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Multiple Intelligences and Portfolios: A Window into the Learners Mind Paperback – June 27, 2002

ISBN-13: 978-0325003634 ISBN-10: 0325003637

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Product Details

  • Age Range: 5 - 13 years
  • Paperback: 192 pages
  • Publisher: Heinemann (June 27, 2002)
  • Language: English
  • ISBN-10: 0325003637
  • ISBN-13: 978-0325003634
  • Product Dimensions: 9.1 x 5.9 x 0.4 inches
  • Shipping Weight: 10.4 ounces (View shipping rates and policies)
  • Average Customer Review: 5.0 out of 5 stars  See all reviews (1 customer review)
  • Amazon Best Sellers Rank: #1,120,008 in Books (See Top 100 in Books)

Editorial Reviews

About the Author

Evangeline Harris Stefanakis teaches at Lesley College and is a research associate at Harvard Graduate School of Education in Cambridge, Massachusetts. Her current work, with educators and schools, focuses on assessing and teaching diverse learners in bilingual, special education, and community-based programs.

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Most Helpful Customer Reviews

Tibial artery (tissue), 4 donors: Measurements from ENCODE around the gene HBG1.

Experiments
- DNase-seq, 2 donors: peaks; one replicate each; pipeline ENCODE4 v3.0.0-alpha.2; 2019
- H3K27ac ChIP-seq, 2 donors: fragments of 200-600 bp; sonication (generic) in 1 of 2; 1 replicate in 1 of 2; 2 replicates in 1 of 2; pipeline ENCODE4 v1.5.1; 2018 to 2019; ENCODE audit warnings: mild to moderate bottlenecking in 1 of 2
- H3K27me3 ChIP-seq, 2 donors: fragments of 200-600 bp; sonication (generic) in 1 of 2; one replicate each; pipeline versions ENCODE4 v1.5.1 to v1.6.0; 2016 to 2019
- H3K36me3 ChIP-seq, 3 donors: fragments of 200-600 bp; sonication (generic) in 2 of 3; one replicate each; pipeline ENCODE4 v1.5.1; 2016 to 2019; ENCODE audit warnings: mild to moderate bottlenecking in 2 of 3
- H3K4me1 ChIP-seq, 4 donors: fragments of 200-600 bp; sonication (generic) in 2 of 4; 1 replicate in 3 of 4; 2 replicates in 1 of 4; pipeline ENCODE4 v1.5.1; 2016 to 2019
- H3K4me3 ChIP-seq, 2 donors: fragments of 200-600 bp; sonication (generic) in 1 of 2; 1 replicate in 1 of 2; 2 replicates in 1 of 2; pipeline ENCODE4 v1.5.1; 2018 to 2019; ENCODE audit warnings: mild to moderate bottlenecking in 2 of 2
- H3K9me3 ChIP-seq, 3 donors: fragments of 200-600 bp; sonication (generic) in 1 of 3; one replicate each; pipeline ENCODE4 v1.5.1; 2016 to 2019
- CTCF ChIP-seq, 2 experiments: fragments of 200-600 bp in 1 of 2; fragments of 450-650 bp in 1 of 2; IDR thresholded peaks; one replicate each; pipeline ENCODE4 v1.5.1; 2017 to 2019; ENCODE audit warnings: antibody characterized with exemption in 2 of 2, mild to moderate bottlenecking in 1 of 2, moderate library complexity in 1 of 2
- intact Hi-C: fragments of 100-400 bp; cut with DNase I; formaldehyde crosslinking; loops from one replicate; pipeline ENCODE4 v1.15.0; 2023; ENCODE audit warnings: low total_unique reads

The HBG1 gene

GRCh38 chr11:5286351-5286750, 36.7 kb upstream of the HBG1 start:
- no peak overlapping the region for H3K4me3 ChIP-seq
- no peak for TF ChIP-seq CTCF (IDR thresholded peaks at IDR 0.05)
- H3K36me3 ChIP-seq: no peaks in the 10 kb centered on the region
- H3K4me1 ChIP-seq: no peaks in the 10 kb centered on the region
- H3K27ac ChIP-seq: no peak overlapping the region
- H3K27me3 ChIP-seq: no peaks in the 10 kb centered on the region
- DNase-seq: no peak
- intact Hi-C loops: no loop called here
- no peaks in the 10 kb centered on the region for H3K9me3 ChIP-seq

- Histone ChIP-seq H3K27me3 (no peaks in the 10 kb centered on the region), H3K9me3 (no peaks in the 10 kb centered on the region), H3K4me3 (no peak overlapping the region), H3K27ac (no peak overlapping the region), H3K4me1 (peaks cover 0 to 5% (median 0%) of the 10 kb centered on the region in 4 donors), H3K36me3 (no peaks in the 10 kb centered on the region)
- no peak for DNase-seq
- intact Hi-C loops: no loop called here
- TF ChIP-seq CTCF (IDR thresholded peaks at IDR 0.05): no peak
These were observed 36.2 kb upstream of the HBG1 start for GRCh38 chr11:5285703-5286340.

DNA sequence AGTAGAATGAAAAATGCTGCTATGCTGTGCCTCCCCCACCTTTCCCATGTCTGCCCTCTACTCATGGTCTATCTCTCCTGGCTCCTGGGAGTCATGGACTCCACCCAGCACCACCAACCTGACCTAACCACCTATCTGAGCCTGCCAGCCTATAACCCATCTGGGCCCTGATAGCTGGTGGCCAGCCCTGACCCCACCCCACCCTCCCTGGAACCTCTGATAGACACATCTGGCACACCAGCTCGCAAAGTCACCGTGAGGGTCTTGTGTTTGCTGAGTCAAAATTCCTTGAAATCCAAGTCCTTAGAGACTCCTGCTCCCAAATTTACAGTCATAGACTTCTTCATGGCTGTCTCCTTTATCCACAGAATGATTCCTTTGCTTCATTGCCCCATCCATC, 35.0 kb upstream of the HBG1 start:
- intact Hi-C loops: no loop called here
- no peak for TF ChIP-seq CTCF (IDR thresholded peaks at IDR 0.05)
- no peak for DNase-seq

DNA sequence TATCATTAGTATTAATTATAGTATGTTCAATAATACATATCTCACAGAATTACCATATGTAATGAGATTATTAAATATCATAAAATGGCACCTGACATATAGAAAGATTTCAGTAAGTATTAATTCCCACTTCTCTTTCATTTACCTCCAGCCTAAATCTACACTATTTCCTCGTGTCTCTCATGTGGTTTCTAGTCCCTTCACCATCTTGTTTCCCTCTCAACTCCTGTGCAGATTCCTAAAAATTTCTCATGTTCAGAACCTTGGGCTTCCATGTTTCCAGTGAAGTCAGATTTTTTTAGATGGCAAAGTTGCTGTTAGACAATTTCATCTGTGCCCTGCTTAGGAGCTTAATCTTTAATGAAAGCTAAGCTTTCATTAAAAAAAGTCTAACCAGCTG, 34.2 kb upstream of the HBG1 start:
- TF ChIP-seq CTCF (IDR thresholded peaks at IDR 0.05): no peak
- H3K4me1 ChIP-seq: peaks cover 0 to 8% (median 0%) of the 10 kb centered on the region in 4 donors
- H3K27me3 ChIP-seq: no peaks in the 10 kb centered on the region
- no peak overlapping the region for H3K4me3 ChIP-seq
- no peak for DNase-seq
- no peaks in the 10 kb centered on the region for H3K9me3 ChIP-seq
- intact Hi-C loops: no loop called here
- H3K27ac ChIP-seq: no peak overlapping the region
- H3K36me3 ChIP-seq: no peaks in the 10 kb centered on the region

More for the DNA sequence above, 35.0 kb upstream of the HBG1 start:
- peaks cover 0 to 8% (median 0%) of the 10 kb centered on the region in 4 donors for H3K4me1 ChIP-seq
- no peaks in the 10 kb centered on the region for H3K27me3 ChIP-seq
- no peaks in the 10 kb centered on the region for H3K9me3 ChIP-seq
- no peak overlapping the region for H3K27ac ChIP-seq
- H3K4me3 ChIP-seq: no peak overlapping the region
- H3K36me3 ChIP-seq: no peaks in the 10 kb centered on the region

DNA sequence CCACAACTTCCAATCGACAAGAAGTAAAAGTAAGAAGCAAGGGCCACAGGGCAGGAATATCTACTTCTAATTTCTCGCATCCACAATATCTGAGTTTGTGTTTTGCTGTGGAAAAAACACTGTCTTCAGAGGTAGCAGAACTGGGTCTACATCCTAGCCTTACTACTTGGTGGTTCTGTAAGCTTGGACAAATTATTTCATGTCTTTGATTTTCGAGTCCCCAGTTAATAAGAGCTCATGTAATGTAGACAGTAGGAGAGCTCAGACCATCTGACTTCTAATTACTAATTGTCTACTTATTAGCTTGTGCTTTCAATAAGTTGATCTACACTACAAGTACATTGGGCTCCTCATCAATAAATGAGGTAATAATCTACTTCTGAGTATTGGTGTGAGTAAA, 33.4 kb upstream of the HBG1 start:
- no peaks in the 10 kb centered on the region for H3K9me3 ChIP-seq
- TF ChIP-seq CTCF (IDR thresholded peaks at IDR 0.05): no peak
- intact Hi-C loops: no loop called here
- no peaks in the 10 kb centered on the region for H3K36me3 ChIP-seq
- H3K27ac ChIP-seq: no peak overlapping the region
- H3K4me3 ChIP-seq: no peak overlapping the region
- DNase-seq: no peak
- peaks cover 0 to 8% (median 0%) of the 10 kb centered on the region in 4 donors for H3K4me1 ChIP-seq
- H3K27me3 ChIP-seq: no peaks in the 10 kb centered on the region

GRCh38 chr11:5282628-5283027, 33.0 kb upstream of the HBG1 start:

10 of 10 people found the following review helpful By Thomas Armstrong on October 4, 2002
Format: Paperback
This is the book that teachers need to read when thinking about how to assess kids using the theory of multiple intelligences (MI theory). It provides lots of practical tips, teacher anecdotes, forms, guidelines, and examples to steer any teacher from kindergarten through high school toward documenting a child's progress in school in all subject areas in a way that celebrates their multiple intelligences. The book includes excellent contributions from Lynn Stuart, principal of the Cambridgeport School in Cambridge, Massachusetts, and Jill Harrison Berg, a middle-school teacher at the school, regarding how MI and assessment work together effectively in a way that honors children's lives in a public school setting. Of particular value is the CD which comes with the book, which includes examples of different student portfolios showing samples of math, reading, writing, art, and projects in science, social studies, and other areas. What I especially love about the book is its respectful and gentle attitude toward kids. Most assessment approaches in education are disempowering and alienating to children. In such cases the teacher exercises arbitrary power over the student: plucking work from the child's hands, sitting in judgement over it, and then summarily throwing it back on the child's desk. This book is quite different. It suggests that the teacher assess in the true sense of the word (assess actually means "to sit beside"), by sitting alongside of the child, going through her work, and helping her to articulate her own understandings of what she has created. The author of this book, Harvard professor Dr. Evangeline Harris Stefanakis has worked directly with the creator of the theory of multiple intelligences, Dr.Read more ›
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